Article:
• Shader compiler was split into a separate process per CPU core, to work around global mutexes in some shader compiler backends; these were preventing effictive multithreading.

This was a big improvement compared to previous state. But are we done yet? Far from it.

Unity 5.0: need to make some variants optional

The new compilation pipeline meant that editing a shader with a thousand potential variants was no longer a coffee break. However, all 1000 variants were still always included into the build. For Unity 5 launch we were developing a new built-in Standard shader with 20000 or so possible variants, and always including all of them was a problem.

So we added a way to indicate that “you know, only include these variants if some materials use them” when authoring a shader. Variants that were never used by anything were:

  1. never even compiled and
  2. not included into the game build either.

That was done in 2013 December, with plenty of time to ship in Unity 5.0.

During that time other people started “going crazy” with shader variant counts too – e.g. Alloy shaders were about 2 million variants. So we needed some more optimizations that I wrote about before, that managed to get just in time for Unity 5 launch.

So we went from “five variants” to “two million possible variants” by now… Is that the limit? Are we there yet? Not quite!

Unity 5.4: people need more shader keywords

Sometime along the way amount of shader keywords (the “toggleable shader features that control which variant is picked”) that we support went from 32 up to 64, then up to 128. That was still not enough, as you can see from this long forum thread.

So I looked at increasing the keyword count to 256. Turns out, it was doable, especially after fiddling around with some hash functions. Side effect of investigating various hash functions: replaced almost all hash functions used across the whole codebase \o/.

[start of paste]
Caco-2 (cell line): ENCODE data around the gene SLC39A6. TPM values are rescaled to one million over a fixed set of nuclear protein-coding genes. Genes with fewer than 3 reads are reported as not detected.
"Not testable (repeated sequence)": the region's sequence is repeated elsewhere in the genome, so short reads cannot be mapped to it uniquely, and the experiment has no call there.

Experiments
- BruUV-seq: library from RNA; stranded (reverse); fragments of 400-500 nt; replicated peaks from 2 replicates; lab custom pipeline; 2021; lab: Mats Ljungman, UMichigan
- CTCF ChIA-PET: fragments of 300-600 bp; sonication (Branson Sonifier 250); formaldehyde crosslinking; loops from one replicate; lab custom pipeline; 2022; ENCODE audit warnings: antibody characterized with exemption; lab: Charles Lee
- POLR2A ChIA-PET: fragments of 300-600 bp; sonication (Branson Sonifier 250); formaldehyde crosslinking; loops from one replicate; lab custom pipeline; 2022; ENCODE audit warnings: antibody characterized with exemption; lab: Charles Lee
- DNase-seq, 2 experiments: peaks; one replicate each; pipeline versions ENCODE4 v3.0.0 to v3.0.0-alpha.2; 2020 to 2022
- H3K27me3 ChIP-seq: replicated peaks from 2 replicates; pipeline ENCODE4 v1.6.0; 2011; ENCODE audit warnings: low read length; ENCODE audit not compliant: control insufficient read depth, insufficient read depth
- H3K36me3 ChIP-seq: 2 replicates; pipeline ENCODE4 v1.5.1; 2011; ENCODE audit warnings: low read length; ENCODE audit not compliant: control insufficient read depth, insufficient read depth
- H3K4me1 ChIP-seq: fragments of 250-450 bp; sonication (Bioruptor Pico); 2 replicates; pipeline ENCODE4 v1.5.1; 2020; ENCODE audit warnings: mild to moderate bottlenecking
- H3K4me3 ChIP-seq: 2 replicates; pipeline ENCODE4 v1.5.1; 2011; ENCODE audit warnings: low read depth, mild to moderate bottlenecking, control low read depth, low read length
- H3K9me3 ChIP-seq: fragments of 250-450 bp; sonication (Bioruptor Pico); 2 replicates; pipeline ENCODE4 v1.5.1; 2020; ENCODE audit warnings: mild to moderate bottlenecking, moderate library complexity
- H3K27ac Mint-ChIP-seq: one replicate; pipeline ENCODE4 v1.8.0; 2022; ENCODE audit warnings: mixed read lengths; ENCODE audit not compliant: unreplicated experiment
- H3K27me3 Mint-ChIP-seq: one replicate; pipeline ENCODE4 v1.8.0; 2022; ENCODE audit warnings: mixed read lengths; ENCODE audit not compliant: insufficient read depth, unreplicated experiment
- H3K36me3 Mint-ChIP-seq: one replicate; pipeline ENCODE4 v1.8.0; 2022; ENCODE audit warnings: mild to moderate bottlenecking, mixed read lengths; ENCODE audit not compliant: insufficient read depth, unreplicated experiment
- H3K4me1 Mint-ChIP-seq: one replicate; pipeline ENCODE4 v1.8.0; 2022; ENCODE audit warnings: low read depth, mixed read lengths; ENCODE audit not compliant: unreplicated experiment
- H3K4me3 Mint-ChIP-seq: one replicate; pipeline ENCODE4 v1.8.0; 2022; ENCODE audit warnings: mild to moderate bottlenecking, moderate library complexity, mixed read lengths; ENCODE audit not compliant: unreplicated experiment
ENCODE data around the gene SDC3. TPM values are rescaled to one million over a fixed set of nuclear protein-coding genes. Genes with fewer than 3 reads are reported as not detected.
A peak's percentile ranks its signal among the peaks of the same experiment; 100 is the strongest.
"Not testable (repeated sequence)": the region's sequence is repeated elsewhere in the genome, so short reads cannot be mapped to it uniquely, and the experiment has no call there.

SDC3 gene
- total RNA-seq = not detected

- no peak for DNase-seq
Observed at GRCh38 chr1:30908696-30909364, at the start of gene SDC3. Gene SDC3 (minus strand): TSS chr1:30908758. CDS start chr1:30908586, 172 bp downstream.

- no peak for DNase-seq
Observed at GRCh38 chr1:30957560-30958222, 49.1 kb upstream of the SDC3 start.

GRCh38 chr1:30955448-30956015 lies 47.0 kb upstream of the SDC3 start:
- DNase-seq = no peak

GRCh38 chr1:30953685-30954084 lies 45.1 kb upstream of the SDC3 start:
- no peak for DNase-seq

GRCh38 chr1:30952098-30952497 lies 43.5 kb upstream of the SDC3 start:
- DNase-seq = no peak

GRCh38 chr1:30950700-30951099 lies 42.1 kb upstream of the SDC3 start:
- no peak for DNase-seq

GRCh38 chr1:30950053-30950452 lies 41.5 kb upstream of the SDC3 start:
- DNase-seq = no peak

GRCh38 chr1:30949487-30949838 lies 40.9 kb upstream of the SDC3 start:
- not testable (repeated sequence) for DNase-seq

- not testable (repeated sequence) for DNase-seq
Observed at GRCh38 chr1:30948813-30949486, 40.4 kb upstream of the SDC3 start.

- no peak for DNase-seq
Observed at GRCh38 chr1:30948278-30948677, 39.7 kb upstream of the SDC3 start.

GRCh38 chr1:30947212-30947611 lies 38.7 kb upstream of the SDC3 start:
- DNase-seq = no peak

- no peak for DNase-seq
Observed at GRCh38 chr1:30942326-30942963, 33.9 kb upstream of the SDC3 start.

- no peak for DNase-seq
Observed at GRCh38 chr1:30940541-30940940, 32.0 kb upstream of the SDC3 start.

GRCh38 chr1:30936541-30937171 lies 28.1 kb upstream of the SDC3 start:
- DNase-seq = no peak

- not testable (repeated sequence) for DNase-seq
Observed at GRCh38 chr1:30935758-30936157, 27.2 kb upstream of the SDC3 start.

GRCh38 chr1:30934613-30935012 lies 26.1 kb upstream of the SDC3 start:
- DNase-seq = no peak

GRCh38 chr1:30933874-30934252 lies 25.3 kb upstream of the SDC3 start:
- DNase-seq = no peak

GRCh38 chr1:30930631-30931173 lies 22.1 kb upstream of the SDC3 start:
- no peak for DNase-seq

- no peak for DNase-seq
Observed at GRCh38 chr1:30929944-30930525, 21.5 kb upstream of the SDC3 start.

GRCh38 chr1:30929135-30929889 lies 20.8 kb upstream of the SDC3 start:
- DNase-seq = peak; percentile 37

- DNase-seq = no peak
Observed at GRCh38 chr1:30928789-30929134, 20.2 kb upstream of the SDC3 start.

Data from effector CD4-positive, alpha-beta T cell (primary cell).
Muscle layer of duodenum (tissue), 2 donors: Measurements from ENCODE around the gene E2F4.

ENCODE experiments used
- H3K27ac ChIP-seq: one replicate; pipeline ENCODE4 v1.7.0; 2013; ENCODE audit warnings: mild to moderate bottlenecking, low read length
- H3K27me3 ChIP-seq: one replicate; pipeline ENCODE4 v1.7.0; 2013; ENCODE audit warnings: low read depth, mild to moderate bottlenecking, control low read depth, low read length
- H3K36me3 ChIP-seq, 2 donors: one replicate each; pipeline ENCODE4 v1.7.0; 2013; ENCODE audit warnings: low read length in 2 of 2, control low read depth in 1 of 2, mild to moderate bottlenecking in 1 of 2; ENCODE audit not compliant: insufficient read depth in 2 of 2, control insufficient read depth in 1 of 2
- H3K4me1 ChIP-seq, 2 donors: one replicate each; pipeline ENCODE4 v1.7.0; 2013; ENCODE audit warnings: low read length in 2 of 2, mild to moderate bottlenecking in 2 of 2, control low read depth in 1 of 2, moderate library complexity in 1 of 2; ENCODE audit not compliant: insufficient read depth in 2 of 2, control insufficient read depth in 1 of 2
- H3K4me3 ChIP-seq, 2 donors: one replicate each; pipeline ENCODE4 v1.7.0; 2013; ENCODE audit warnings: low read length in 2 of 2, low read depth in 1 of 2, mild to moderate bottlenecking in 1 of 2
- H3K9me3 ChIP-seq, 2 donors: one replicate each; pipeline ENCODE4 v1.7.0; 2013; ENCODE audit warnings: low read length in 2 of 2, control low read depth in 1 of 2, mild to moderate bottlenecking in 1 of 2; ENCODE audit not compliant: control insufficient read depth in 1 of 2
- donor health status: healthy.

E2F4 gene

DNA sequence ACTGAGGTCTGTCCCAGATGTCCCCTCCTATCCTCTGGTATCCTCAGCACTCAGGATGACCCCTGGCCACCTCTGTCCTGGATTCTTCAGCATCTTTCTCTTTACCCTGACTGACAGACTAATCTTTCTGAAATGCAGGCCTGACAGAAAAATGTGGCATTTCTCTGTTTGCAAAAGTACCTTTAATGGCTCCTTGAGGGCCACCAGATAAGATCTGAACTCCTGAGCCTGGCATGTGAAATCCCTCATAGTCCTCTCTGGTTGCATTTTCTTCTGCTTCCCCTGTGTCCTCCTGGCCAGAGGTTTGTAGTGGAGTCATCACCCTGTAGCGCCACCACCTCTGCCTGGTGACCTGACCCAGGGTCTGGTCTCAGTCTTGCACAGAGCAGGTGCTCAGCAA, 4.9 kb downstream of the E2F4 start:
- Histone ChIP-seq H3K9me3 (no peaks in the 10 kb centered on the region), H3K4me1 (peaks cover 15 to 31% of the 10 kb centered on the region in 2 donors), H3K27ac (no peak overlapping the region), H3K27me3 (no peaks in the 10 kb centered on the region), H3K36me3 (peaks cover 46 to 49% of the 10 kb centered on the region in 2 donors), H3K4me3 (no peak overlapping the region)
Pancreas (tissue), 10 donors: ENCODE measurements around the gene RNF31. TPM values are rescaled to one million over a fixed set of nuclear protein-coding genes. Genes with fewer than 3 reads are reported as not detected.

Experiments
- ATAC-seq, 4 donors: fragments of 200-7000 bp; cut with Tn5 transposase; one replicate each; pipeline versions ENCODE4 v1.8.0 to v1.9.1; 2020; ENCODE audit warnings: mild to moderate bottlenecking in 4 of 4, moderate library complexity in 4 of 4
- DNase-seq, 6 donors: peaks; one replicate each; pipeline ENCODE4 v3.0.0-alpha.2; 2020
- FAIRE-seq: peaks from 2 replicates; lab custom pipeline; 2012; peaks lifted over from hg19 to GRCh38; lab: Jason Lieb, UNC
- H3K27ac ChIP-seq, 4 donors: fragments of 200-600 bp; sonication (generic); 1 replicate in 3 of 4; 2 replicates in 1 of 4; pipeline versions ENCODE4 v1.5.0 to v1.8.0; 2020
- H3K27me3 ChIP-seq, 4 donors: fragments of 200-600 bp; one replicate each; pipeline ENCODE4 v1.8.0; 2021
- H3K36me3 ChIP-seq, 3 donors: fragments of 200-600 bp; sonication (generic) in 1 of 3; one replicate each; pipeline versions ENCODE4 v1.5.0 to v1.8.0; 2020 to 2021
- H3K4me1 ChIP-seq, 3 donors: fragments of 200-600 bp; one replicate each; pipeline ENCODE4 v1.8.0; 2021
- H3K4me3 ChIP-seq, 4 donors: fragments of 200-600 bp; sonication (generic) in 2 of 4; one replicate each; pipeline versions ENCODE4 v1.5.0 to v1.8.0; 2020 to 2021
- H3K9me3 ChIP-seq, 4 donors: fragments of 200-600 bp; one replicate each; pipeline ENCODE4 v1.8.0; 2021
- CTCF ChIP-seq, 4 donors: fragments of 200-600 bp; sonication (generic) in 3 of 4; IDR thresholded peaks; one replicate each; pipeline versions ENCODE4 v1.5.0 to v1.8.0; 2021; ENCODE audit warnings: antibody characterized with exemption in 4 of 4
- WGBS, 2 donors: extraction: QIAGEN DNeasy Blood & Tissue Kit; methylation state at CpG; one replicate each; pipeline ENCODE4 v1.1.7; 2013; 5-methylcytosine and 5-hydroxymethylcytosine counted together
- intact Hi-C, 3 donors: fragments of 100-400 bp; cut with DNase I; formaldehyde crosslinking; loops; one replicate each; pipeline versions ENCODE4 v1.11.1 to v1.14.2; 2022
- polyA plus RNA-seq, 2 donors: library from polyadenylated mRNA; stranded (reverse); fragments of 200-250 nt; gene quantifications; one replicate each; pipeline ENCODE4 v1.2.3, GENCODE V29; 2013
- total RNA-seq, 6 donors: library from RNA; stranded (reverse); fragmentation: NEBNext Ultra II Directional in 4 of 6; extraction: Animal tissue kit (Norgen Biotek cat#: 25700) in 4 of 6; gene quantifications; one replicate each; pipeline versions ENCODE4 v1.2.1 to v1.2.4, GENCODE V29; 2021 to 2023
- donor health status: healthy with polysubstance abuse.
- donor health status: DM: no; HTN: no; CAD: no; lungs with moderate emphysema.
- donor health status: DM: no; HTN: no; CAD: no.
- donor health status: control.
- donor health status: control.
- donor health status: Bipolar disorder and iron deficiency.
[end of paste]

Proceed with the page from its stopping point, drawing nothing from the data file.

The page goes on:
Ok this by itself does neither improve scalability of shader variant parts, nor makes it worse… Except that with more shader keywords, people started adding even more potential shader variants! Give someone a thing, and they will start using it in both expected and unexpected ways.

Are we there yet? Nope, still a few possible scalability cliffs in near future.

Unity 5.5: we are up to 70 million variants now, or “don’t expand that data”

Our own team working on the new “HD Render Pipeline” had shaders with about 70 million of possible variants by now.

Turns out, there was a step where in the editor, we were still expanding some data for all possible variants into some in-memory structures. At 70 million potential variants, that was taking gobs of memory, and a lot of time was spent searching through that.

Time to fix that! Stop expanding that data, instead search directly from a fairly compact “unexpanded” data. That unblocked the team; import time from doing a minor shader edit went from “a minute” to “a couple seconds”.

Yay! For a while.

Unity 5.6: half a billion variants anyone? or “don’t search that data”